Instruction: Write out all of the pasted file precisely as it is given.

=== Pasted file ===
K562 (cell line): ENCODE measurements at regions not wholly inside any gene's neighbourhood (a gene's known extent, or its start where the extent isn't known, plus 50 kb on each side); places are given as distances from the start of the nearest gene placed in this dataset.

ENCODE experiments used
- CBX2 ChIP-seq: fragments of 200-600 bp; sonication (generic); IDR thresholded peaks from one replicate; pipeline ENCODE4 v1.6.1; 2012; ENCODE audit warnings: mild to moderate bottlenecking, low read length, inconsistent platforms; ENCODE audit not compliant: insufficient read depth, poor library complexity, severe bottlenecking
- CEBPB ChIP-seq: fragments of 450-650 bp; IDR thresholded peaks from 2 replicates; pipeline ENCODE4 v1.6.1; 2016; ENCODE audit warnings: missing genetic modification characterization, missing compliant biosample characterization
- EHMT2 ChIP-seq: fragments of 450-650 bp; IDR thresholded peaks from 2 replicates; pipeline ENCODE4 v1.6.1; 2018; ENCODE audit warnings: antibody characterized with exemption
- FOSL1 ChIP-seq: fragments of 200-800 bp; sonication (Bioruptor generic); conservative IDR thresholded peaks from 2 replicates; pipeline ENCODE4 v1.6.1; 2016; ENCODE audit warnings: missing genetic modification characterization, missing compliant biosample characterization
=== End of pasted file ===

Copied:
K562 (cell line): ENCODE measurements at regions not wholly inside any gene's neighbourhood (a gene's known extent, or its start where the extent isn't known, plus 50 kb on each side); places are given as distances from the start of the nearest gene placed in this dataset.

ENCODE experiments used
- CBX2 ChIP-seq: fragments of 200-600 bp; sonication (generic); IDR thresholded peaks from one replicate; pipeline ENCODE4 v1.6.1; 2012; ENCODE audit warnings: mild to moderate bottlenecking, low read length, inconsistent platforms; ENCODE audit not compliant: insufficient read depth, poor library complexity, severe bottlenecking
- CEBPB ChIP-seq: fragments of 450-650 bp; IDR thresholded peaks from 2 replicates; pipeline ENCODE4 v1.6.1; 2016; ENCODE audit warnings: missing genetic modification characterization, missing compliant biosample characterization
- EHMT2 ChIP-seq: fragments of 450-650 bp; IDR thresholded peaks from 2 replicates; pipeline ENCODE4 v1.6.1; 2018; ENCODE audit warnings: antibody characterized with exemption
- FOSL1 ChIP-seq: fragments of 200-800 bp; sonication (Bioruptor generic); conservative IDR thresholded peaks from 2 replicates; pipeline ENCODE4 v1.6.1; 2016; ENCODE audit warnings: missing genetic modification characterization, missing compliant biosample characterization